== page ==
Japanese company gives birth to souvenir 3-D resin foetus

PUBLISHED : Wednesday, 28 November, 2012, 12:00am
UPDATED : Wednesday, 28 November, 2012, 4:54am


Expectant parents in Japan who can't wait to show the world what their baby will look like can now buy a 3-D model of the foetus to pass around their friends.

The 9cm resin model of the white foetus, encased in a transparent block in the shape of the mother's body, is fashioned by a 3-D printer after an MRI scan.

"As it is only once in a lifetime that you are pregnant with that child, we received requests for these kind of models from pregnant women who ... do not want to forget the feelings and experience of that time," said Tomohiro Kinoshita, of Fasotec, the company offering the service.

The "Shape of an Angel", which costs about 100,000 yen (HK$9,425), comes with a miniature version that could be a nice adornment to a mobile phone, he added. Many young women in Japan have decorations attached to their cellphone strap.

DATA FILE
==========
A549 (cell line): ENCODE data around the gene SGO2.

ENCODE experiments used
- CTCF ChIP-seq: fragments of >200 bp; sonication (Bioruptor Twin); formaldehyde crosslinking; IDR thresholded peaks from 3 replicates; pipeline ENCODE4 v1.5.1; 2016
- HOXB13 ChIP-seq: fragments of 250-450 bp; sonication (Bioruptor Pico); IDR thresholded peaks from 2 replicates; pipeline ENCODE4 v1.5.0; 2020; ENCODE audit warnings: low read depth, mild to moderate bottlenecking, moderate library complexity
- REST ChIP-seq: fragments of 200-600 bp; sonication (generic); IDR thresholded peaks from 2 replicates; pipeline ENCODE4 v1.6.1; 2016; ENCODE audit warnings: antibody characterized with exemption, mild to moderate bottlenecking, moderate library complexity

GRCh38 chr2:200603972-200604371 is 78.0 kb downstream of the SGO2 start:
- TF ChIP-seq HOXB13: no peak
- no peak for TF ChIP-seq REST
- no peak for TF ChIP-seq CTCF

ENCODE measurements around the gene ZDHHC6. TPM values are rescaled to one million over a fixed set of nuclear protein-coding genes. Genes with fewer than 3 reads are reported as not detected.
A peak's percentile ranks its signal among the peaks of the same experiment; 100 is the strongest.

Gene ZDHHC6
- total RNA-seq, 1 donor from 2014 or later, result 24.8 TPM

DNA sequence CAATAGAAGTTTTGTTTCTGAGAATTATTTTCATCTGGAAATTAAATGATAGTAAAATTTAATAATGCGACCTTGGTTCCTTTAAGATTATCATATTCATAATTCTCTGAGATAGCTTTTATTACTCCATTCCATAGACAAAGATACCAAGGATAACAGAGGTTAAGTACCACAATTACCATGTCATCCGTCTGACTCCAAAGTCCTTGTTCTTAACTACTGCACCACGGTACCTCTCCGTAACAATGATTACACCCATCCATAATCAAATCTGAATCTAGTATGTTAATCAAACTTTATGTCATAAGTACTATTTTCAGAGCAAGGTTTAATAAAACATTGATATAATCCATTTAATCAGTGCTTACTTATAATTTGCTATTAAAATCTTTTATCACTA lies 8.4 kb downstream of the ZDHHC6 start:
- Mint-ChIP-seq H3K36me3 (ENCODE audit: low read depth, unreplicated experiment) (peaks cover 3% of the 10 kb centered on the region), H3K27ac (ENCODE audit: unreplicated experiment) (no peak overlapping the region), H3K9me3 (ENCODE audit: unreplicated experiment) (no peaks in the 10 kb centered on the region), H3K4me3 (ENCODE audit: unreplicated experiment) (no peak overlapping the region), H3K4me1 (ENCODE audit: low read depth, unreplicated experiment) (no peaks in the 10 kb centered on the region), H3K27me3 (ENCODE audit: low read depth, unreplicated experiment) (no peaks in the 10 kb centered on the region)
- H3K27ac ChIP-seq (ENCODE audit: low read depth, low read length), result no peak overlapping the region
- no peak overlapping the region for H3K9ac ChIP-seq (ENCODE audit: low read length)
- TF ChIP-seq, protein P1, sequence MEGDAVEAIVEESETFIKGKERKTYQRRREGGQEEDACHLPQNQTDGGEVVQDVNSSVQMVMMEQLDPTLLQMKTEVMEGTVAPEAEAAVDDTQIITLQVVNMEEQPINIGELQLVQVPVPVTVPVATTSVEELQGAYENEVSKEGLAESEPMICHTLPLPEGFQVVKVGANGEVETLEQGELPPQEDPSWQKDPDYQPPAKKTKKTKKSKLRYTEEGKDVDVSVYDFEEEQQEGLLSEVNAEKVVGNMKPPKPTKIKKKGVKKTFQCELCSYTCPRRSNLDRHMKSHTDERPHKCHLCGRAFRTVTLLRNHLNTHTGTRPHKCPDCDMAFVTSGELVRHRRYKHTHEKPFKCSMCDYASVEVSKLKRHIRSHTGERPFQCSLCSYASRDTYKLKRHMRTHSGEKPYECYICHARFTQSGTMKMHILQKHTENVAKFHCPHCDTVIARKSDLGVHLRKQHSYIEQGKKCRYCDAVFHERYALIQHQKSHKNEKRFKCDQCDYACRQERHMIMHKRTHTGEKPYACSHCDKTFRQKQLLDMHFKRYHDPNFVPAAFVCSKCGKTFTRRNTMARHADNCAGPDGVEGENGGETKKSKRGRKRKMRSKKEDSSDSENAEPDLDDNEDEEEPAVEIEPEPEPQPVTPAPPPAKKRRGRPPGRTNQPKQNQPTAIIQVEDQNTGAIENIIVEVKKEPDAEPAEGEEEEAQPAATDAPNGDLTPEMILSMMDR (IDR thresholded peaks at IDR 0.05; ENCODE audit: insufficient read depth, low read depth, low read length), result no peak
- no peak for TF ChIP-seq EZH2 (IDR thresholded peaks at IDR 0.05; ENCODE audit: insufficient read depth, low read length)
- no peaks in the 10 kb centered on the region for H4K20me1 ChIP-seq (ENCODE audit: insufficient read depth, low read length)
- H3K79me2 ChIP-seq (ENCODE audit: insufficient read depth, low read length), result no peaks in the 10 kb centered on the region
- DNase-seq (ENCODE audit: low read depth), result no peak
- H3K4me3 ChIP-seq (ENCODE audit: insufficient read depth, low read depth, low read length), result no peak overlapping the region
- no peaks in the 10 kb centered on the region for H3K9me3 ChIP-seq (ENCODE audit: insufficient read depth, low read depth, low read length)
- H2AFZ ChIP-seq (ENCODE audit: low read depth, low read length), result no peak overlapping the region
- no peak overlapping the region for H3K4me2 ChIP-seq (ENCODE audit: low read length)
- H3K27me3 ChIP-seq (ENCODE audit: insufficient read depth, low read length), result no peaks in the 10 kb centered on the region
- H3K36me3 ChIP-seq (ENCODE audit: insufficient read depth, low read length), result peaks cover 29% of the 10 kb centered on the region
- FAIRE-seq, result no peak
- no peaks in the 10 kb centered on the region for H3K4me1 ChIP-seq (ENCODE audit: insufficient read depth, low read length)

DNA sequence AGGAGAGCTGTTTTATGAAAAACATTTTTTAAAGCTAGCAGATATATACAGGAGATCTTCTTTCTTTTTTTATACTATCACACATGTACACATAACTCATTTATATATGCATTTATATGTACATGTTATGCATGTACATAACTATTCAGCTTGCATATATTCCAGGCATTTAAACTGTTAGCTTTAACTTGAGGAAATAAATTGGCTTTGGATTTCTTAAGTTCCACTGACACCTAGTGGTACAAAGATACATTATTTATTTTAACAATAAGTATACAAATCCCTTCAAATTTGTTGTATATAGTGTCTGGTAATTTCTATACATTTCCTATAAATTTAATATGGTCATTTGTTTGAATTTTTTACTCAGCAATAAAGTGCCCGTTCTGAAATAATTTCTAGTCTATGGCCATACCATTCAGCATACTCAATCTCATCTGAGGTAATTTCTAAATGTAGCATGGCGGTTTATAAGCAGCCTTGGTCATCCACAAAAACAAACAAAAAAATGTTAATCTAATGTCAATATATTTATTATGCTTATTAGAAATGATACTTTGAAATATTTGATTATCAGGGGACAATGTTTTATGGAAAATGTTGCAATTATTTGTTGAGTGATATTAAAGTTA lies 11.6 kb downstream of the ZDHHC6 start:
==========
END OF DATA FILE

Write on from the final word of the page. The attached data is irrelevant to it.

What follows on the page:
The company said the ideal time for a scan was around eight or nine months into pregnancy.

For those who want a less pricey version, the company will start offering a 3-D model of the face of the foetus at 50,000 yen.

It will use ultrasound images taken at a medical clinic in Tokyo.

Fasotec, originally a supplier of devices including 3-D printers, uses a layering technique to build three-dimensional structures. The technique has been touted as a solution to localised manufacturing on a small scale.

The company also produces 3-D models of internal organs that can be used by doctors to plan surgery or by medical students for training.

It is also possible that models can be used in hospitals to better inform patients what their problems are, instead of relying on difficult-to-understand diagrams.

Kinoshita said the company hit upon the idea of making 3-D models of unborn babies in the hope that people would become more aware of the technology.

Three-dimensional printers are similar to inkjet printers, but instead of ink they deposit layers of material, gradually building up the product they are making.